Master of Science (MS)


Geology and Geophysics

Document Type



The Himalayan orogen, as a natural laboratory for continental collision, has attracted intense research attention for decades. However, the question of how the orogen was built is still debated, and potential answers are few when considering how and why along-strike variations of the mountain-building processes occurred. Various tectonic models have been proposed to explain the kinematics of the mountain-building. These models include two dimensional models, such as wedge extrusion (Burchfiel and Royden, 1985; Grujic et al., 1996; Kohn, 2008), channel flow coupled to focused denudation (Beaumont et al., 2001; Hodges et al., 2001), tectonic wedging (Yin, 2006; Webb et al., 2007), duplexing (He et al., 2015; Larson et al., 2015), and a recently proposed three dimensional model in which lateral migration of Indian slab detachment controlled the mountain building (Webb et al., submitted). Here, these models are tested by examining which model(s) can explain the generation of the leucogranites that occur along the orogen. The two-dimensional models predict that leucogranite ages and distributions should not vary significantly along the length of the orogeny, whereas the three-dimensional slab detachment model predicts that leucogranite generation should vary along-strike in specific ways, most notably by showing increasingly young minimum ages of large leucogranite bodies towards the east-central Himalaya. We compiled the existing geochronological data sets and estimated the volume of Himalayan leucogranites, revealing (1) increasing volumes and younging of leucogranite bodies from the ends of the orogen towards the east-central Himalaya, and (2) that younger leucogranite bodies appear generally larger than older emplaced bodies in any given range sector. These findings are generally consistent with the predictions of the lateral migration of slab detachment model, indicating that this model offers a viable explanation for the spatiotemporal distribution of Himalayan leucogranite. This interpretation prompts a re-evaluation of pre-existing two-dimensional models and confirms that Himalayan mountain building proceeded largely via duplexing, as modulated in three dimensions and time by the dynamics of the subducting Indian plate.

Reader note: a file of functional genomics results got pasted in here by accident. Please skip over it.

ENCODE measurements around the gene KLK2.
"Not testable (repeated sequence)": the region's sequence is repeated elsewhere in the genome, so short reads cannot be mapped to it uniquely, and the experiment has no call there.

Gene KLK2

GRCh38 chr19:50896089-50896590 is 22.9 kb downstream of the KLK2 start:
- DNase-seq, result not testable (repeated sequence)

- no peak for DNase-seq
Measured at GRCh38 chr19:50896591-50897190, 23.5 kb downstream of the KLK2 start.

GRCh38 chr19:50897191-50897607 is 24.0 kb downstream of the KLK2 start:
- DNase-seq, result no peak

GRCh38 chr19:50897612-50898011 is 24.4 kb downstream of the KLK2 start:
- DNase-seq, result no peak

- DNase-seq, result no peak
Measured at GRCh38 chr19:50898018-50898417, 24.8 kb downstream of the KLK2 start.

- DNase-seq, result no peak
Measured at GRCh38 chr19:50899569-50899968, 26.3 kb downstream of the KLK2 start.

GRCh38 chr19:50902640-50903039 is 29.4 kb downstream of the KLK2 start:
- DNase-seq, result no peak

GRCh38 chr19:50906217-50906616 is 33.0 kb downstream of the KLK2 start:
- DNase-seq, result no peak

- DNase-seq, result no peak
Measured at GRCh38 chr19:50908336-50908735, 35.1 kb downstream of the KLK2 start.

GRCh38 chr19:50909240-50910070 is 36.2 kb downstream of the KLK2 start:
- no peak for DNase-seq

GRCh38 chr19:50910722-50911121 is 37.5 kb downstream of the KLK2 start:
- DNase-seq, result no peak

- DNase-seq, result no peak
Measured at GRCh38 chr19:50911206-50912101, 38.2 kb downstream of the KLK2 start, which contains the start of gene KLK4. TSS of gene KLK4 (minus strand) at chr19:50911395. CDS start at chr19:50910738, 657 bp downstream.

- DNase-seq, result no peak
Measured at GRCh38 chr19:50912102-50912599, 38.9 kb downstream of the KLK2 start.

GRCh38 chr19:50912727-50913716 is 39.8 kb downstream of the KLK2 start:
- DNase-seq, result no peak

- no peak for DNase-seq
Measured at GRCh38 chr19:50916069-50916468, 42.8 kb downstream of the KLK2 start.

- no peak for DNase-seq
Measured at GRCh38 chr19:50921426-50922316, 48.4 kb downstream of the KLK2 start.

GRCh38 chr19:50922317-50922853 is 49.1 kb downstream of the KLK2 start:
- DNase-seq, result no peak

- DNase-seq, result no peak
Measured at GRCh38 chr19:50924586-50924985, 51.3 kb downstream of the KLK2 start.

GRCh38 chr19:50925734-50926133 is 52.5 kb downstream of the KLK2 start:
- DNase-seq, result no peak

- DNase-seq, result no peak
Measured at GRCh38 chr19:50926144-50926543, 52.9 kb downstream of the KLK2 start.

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Committee Chair

Webb, Alexander